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"Pinniped Cove" Quick Facts


•  The exhibit is home to five harbor seals:  Ariel (age 31), Leila (33), Polly (34), Rasal (36) and Tillie (35). 

•  The exhibit holds 160,000 gallons of water, and is 22 feet deep at its deepest. 

•  It’s the largest aquatic display in The Maritime Aquarium’s 33-year history.  

•  “Pinniped Cove” is named for the scientific grouping pinnipedia that includes all seals, sea lions and walruses. The word pinniped means “fin- or flipper-footed.” 

•  The habitat is more than eight times larger than the seals' original 19,000-gallon exhibit, where they lived from 1988-2019.  

•  It’s also nearly 50 percent larger than The Maritime Aquarium’s popular 110,000-gallon, 18-foot-deep shark exhibit.  

•  The exhibit’s fabricated rock work is actually made from rebar covered with 700,000 pounds of concrete. First, the rebar structures were bent to fit in the rock-work shapes off-site by a company in Wisconsin. They were then cut into more than 50 numbered pieces, trucked to the Aquarium and re-assembled like a puzzle inside the exhibit. The skeletal structure was then sprayed with the concrete, and cut, treated and painted to look like rocks. 

•  Included into the concrete are the ashes of two of the Aquarium’s seals: Susie, who died in June 2016 at age 43; and Orange, who died in May 2018 at age 35.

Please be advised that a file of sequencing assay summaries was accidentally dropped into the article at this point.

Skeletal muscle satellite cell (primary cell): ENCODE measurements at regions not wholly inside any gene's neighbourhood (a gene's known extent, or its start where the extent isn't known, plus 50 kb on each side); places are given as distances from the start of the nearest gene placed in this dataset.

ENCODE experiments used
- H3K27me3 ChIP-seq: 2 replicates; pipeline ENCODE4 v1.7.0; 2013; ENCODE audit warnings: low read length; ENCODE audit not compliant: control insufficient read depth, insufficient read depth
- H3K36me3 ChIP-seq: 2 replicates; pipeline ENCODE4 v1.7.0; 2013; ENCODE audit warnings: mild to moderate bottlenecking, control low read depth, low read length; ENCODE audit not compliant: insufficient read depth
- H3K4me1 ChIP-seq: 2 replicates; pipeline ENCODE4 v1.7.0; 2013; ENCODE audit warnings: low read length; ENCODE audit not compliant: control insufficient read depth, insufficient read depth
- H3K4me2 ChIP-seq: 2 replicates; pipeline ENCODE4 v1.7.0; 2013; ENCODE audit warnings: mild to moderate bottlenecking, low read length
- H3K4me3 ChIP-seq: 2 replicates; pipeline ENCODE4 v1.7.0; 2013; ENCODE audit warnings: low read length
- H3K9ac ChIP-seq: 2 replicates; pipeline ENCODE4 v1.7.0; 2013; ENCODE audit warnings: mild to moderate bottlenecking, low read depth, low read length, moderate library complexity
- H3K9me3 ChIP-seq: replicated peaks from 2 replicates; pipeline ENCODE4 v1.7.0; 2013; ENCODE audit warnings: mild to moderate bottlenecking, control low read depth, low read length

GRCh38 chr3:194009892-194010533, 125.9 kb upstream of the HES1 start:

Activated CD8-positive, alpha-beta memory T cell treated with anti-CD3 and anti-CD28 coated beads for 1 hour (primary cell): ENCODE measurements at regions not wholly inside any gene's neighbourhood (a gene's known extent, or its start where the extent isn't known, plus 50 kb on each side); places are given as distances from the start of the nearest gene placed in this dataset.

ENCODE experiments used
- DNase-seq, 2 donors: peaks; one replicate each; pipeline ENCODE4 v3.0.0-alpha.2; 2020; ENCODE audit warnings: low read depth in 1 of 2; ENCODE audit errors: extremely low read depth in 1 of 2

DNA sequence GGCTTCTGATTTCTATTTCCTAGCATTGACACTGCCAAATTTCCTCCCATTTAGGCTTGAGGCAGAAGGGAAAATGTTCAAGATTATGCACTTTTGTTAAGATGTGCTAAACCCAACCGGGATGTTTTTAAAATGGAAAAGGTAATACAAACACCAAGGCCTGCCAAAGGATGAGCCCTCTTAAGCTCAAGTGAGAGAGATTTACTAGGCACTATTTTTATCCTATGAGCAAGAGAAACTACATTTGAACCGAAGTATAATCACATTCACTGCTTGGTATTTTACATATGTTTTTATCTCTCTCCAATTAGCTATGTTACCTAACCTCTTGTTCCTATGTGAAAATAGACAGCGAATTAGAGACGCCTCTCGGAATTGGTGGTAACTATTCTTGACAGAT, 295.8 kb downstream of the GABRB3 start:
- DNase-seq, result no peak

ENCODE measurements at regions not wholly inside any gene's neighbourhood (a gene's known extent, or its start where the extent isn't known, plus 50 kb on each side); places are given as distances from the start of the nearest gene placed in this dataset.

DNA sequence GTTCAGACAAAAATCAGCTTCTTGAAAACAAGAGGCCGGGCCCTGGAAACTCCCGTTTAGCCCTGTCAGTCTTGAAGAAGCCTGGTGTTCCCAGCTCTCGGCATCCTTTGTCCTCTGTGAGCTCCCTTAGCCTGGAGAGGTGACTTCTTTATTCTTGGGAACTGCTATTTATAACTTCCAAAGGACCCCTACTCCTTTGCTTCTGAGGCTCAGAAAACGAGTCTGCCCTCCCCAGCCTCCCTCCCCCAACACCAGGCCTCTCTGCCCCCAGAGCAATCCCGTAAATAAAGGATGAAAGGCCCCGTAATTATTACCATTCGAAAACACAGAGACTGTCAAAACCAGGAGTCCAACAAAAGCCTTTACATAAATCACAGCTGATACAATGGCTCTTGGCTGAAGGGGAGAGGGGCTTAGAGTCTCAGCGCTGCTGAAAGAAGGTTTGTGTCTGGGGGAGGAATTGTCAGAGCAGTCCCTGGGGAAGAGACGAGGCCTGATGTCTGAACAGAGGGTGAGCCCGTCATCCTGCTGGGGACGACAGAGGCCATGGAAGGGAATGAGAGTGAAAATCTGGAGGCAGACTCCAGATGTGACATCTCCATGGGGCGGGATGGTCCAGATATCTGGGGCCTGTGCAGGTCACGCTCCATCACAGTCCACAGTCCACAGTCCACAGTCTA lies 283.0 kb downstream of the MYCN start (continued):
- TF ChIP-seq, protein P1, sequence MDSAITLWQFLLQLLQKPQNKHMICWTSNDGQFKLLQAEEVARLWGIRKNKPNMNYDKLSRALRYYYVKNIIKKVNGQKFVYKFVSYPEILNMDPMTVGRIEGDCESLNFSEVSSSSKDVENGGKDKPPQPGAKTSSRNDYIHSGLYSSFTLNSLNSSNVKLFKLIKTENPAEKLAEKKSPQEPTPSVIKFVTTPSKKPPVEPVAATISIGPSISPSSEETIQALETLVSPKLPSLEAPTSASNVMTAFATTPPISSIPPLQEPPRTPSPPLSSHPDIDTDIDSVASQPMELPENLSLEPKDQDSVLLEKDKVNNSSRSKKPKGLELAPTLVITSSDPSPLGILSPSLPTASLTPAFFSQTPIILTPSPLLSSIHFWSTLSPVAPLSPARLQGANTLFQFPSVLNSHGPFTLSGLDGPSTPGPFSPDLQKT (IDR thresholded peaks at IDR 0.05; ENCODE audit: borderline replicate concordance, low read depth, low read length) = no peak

•  The exhibit has 432 square feet of underwater viewing windows. The largest window is 18x9 feet. All windows are 4-inch-thick pieces of acrylic. 

•  It takes 46,000 pounds of salt to give the 160,000 gallons of water the preferred salinity of 35 parts per thousand (ppt).

•  The Maritime Aquarium will vary the water temperature – from the mid-50s to mid-60s – to give the seals natural seasonal changes. 

•  Behind the scenes, the exhibit’s state-of-the-art life-support system cleans and sanitizes 2,400 gallons per minute, or all 160,000 gallons of the habitat every 66 minutes. 

•  The exhibit’s water-quality system contains 1,300 feet of piping. 

•  The exhibit’s “green” water-quality system employs 39 tons of recycled, specially processed beer and wine bottles for filtering out organic debris. Compared to the alternative use of sand, the advantages include: the recycled glass requires less water usage; it lasts longer than sand; and it doesn’t harbor harmful bacteria during the filtering process. 


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Posted by Brianne Faust at 3:30 PM
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Our Mission

Mission: The Maritime Aquarium inspires people of all ages to appreciate and protect the Long Island Sound ecosystem and the global environment through living exhibits, marine science, and environmental education.

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